27 April 2017

Slaves Of The Machine (Part II)

An epic and extraordinary journey through a hostile sci-fi universe.

By Neil Tidmarsh

I’ve seen the future, and it’s a right cock-up.  Machine-driven, yes, but get this – the machines have turned into humans, and the humans have turned into machines.

Strictly speaking, I haven’t seen the future – I’ve heard it, I’ve spoken to it. Anyone can – just ‘phone 0343 2222222.  Some of you might recognise that number (yes, I can hear your moans of anguish and screams of terror), but for those of you who don’t know it, who even now are reaching for your phones to experience the future in all its weird science-fiction madness, I should warn you.  This is the number of none other than (I hesitate, trembling with horror as I brace myself to spell it out) – Congestion Charging London.

I drove in central London last Friday, so I owed Congestion Charging £5.75. (I live inside the zone, so I get a resident’s 90% discount; that should actually translate to £1.15 for one day, but understandably they don’t want to mess around with such paltry sums, so the resident has to pay for at least a week – that’s £5.75 – even if he drives for only one day.  I have no complaint about that – I’m well past caring about such trifling injustices – £5.75 is still less than the £11.50 non-residents have to pay for a day, and much less than the £57.50 they have to pay for a week).

So I phone that number and follow the familiar route through the many-layered and many-optioned menus of its automated system.  Yes, I want to pay the charge.  Yes, I am registered.  I input my account number.  I input the pin number.  No, I don’t want to pay for today only (spot the logic-gap there; I do want to pay for today only, but if I choose that option here, the system will calculate the sum owing as £1.15 and then collapse into a hissing, sparking, smoking heap of over-heated silicon chips when it tries to process the payment).  No, I don’t want to pay for tomorrow.  No, I don’t want to pay for yesterday.  Yes, I do want to pay for some other period.  Yes, I do want to pay for a week.  Starting today, Friday 21 April.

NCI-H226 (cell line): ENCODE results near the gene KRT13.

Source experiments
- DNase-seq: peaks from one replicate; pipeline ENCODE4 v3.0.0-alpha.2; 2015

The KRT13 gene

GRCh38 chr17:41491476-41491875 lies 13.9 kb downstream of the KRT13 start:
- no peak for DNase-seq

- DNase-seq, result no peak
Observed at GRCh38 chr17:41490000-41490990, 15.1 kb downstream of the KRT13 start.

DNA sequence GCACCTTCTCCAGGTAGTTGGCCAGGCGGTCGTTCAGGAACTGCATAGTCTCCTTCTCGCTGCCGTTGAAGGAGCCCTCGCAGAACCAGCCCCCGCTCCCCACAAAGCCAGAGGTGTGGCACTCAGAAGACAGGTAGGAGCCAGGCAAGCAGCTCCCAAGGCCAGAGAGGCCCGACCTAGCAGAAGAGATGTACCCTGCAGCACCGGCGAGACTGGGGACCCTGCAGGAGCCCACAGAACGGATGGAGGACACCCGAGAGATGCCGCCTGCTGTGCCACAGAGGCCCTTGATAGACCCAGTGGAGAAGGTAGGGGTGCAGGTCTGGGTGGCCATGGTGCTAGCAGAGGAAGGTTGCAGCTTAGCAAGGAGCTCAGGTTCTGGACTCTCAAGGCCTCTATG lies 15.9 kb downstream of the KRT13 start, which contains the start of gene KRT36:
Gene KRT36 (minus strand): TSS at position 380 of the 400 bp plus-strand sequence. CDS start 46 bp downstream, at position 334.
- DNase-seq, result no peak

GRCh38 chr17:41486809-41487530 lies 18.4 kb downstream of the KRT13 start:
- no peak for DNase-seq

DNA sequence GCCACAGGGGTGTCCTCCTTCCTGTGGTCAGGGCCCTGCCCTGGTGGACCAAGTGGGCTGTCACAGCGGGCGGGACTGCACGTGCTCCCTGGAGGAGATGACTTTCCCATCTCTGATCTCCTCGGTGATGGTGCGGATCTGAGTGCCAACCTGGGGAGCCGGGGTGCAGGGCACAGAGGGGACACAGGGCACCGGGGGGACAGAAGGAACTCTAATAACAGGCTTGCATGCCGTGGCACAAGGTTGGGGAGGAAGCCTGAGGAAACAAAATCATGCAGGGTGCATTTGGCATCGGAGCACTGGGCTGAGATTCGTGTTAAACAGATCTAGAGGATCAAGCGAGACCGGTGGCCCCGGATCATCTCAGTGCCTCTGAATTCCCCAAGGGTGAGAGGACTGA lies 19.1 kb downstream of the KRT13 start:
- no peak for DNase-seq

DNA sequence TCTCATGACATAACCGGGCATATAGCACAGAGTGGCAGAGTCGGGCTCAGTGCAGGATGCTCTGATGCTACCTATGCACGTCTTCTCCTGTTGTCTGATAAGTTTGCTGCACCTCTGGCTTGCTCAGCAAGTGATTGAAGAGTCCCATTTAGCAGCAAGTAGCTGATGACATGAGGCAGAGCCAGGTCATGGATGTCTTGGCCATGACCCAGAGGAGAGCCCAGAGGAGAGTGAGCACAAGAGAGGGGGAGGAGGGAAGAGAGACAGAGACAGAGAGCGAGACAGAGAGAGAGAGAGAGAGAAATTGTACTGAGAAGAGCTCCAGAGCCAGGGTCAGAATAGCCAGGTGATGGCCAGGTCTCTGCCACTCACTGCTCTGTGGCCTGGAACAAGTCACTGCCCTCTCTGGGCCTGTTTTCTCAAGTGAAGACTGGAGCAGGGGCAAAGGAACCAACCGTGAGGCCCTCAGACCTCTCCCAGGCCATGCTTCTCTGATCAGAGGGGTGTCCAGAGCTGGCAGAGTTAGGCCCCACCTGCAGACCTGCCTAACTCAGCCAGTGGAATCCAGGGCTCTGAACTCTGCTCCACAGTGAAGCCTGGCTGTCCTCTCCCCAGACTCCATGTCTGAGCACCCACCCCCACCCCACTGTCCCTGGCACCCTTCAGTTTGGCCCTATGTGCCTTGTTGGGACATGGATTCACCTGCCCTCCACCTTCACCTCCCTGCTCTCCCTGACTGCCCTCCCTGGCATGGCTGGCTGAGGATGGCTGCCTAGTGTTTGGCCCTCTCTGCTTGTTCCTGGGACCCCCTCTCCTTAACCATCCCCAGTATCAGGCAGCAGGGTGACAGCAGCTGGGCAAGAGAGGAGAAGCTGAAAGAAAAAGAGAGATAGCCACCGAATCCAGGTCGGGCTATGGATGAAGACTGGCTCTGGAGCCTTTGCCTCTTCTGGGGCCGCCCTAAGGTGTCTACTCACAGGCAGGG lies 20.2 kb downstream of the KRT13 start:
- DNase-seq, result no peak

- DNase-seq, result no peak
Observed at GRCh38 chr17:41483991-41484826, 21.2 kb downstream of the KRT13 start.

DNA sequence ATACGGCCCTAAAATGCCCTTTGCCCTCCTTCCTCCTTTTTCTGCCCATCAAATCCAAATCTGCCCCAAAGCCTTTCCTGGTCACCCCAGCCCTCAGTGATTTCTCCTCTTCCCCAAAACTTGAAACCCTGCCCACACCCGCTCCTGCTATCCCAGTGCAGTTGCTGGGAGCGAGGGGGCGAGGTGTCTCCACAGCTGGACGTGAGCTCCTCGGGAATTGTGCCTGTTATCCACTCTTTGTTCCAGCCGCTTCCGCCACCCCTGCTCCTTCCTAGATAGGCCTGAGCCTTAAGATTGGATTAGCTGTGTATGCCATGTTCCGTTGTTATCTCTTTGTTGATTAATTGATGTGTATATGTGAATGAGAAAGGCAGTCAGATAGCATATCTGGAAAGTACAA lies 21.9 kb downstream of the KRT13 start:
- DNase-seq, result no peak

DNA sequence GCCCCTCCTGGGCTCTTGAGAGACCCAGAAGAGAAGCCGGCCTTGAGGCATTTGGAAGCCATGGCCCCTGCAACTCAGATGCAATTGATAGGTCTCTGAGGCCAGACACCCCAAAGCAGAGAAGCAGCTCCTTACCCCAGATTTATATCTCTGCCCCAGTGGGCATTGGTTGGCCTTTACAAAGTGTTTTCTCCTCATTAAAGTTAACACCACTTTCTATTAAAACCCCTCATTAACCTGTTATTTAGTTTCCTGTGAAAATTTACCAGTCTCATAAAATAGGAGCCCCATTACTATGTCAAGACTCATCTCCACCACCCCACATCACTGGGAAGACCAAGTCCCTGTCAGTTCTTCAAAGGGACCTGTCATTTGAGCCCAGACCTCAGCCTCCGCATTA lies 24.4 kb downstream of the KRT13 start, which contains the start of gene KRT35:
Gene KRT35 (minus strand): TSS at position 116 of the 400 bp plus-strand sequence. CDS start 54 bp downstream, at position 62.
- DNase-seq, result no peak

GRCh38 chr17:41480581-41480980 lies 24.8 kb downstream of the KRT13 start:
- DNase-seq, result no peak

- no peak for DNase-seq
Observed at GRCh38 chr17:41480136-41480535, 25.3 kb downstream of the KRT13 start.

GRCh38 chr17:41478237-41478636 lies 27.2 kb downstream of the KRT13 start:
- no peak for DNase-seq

A moment’s pause while the machine calculates the amount owing.  Nearly there now.  In just a moment, I’ll be free.  I’ll be £5.75 poorer, but I’ll have paid my debt and I can move on.

The machine speaks.  “£57.50” it says.

What?  No, that’s wrong.  That’s the weekly rate for a non-resident.  This hasn’t happened before. What’s going on?  I must have made a mistake.  I must have pressed the wrong button, chosen the wrong option…

I hang up and try again.  Account number, pin number, yes, no, no, no, yes, etc, etc.  And the amount owing is…


So I haven’t made a mistake.  The mistake must be elsewhere.  It must be the machine’s mistake…

It’s then that I have that revelatory glimpse of the machine.  I see him cleary, in my mind’s eye.  He’s no longer a machine, oh no, he’s a human being at its most human – lazy, stupid, inefficient.  He’s slouching in his chair, his are feet up on his desk.  He can’t be bothered to get this right.  It’s Friday evening, he’s pissed off that everyone else is down the pub and he’s still stuck here, on the last shift of the week.  There’s a fag in his hand, the top buttons of his shirt are undone, his tie is hanging loose, his eyes are on the clock.  No, he’ll be buggered if he’s going to make an effort at this end of the day.